In no other genre does enemy AI try so hard to utterly obliterate you, and GaiaSeed is no different. The variation of enemies is so overwhelming, and oftentimes completely random, that eventually you should be expecting the enemies in the next stage to be flying kittens or something. I’m not kidding! We go from conventional enemy crafts, small explosive drones and missile pods to atomic octopuses and killer eggs! The battles are so bizarre and trippy, but the funniest part is that you don’t realise it at the time, as your much too busy trying to survive. Only after explosive sessions do you ask yourself, “Did I just exchange laser blasts with a gigantic… ass?”
Developers, Techno Soleil, mightn’t have pushed the boat out in terms of innovation when the game was first released in Japan, but they’ve really nailed the essentials needed for an excellent horizontal shooter. For example, your surroundings change constantly, forcing the player to adapt their style of play, so don’t get too comfortable with the conventional “outer space” setting as soon you’ll find yourself thrust into organic airspaces or navigating tight trenches. It doesn’t sound too bad? Try doing this while avoiding a billion bullets in your face. Also, despite a myriad of varied enemies with different flight paths and attacks, you’ll eventually find yourself facing off against the old faithful end stage boss. Pretty simple and familiar stuff, but I can guarantee these aren’t the same enemies you’ve gotten used to in other shooters…
Whilst battling bosses is challenging enough, your can never be confident that they’re positively dead until you see the intro to the next stage. Fighting that giant robot seemed reasonable enough until his arms and tail turned out to be independent bosses in themselves. At one point, half way through killing a particularly long-winded boss, I was convinced his spleen was going to come out and have a pop at me. Not only that but… what’s he going to throw at me? Lasers? Homing missiles? Rabid badgers? It’s a refreshingly wacky and unpredictable gaming experience that modern blockbusters can’t seem to match. At some points, I was positively welcoming my gruesome demise, just so I could use my “Intense Fire” ability again and give the bosses a bit of their own medicine. Yeah, that’s right, I got a pulse beam too… and its blue. “SHWOOOOOOOOOOOM!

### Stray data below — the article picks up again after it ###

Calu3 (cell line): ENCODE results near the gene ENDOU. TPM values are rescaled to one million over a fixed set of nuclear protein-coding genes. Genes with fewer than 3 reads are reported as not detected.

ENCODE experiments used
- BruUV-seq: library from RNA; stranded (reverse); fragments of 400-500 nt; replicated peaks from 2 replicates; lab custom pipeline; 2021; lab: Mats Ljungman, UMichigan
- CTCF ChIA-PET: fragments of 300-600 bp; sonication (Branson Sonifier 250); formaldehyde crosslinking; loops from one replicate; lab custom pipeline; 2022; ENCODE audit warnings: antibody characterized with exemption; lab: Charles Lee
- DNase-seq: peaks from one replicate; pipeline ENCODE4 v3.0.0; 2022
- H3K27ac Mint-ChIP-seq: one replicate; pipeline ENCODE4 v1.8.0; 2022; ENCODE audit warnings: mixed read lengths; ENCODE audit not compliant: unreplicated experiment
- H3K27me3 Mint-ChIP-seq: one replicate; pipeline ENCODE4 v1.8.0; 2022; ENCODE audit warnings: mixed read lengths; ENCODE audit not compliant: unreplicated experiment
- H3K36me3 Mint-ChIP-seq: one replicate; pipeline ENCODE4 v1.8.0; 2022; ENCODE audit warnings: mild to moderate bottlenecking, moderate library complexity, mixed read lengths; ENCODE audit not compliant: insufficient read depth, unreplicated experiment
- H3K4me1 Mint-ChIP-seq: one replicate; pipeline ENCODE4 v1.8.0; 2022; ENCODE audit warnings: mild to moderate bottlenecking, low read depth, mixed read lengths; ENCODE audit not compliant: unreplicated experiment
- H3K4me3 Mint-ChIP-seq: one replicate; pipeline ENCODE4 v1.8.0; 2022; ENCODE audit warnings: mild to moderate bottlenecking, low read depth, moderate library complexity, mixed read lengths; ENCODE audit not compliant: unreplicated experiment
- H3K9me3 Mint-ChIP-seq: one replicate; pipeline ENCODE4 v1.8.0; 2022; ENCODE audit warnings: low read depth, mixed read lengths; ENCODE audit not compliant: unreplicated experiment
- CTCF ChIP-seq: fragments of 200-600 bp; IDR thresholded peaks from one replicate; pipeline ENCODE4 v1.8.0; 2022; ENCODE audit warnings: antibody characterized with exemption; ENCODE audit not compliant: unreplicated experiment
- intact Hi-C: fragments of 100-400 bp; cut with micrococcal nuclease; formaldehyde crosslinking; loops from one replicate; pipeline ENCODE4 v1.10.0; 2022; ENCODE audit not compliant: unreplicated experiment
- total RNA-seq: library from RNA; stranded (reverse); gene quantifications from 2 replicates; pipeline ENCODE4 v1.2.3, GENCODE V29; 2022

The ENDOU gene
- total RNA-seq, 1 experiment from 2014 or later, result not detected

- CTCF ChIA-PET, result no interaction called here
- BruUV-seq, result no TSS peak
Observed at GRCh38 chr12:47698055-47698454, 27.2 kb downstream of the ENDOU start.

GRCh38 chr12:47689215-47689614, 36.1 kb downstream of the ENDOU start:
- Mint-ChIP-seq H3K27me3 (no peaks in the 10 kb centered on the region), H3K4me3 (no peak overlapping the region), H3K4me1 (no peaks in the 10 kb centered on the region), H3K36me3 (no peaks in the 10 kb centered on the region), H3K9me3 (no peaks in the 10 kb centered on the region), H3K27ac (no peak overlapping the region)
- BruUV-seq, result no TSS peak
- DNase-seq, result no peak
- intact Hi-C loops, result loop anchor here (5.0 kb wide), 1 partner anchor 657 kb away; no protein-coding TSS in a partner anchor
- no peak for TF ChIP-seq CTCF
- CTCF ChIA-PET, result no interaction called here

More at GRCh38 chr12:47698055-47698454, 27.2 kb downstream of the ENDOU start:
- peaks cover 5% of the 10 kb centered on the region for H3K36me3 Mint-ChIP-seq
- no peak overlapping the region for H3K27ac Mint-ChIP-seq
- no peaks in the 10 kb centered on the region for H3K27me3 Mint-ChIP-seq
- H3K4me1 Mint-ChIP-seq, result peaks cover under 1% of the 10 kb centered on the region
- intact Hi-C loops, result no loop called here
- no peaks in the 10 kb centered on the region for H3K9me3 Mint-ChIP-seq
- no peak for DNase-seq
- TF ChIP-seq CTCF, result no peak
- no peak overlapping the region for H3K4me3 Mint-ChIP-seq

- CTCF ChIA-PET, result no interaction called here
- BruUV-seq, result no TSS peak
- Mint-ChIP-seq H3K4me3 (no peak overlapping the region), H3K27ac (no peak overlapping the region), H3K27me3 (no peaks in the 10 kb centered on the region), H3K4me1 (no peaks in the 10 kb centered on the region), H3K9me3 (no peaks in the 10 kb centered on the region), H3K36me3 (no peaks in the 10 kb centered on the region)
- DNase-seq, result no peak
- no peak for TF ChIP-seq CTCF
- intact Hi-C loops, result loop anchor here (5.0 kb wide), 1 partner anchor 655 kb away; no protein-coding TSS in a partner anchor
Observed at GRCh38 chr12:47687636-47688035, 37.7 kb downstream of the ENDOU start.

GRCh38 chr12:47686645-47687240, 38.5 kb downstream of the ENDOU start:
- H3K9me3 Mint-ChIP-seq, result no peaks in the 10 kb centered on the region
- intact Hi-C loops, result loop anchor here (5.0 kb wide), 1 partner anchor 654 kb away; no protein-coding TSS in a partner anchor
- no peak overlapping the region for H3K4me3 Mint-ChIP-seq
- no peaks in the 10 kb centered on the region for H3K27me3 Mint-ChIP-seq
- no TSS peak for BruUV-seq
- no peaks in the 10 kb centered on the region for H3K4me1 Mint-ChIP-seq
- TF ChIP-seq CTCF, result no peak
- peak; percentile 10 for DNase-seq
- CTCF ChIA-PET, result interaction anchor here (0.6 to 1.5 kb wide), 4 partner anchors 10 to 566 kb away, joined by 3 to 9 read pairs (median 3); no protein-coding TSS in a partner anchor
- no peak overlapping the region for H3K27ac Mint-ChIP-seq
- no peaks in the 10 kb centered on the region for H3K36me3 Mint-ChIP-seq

Fans of everything retro should really consider giving this a shot. If not for anything else, download it just to see what a real boss looks like. They don’t make bosses like they did in the Nineties, that’s for sure. Don’t let the challenge put you off either because, in some ways, GaiaSeed is quite merciful. Try toning down the difficulty to “practice” if you fancy a coast through, and if those bosses prove too tough to topple, you need only survive the time limit when the boss self destructs. Pretty handy, eh? Toss in some memorable tunes, stir it up with some 2D graphical charm and… bon appetite, you got yourself a nice Nineties snack high in fun and low in cost.
REVIEW CODE: Here at Brash Games we have a strict Review Code policy, Paul Ryan owner / editor is the only member of staff at Brash Games permitted to obtain review code and distribute it within the Brash Games review team. No other person is permitted to request review code and or send review links or contact the publishers in any way whatsoever. Should you wish to send us review code please email paulryan-at-brashgames.co.uk.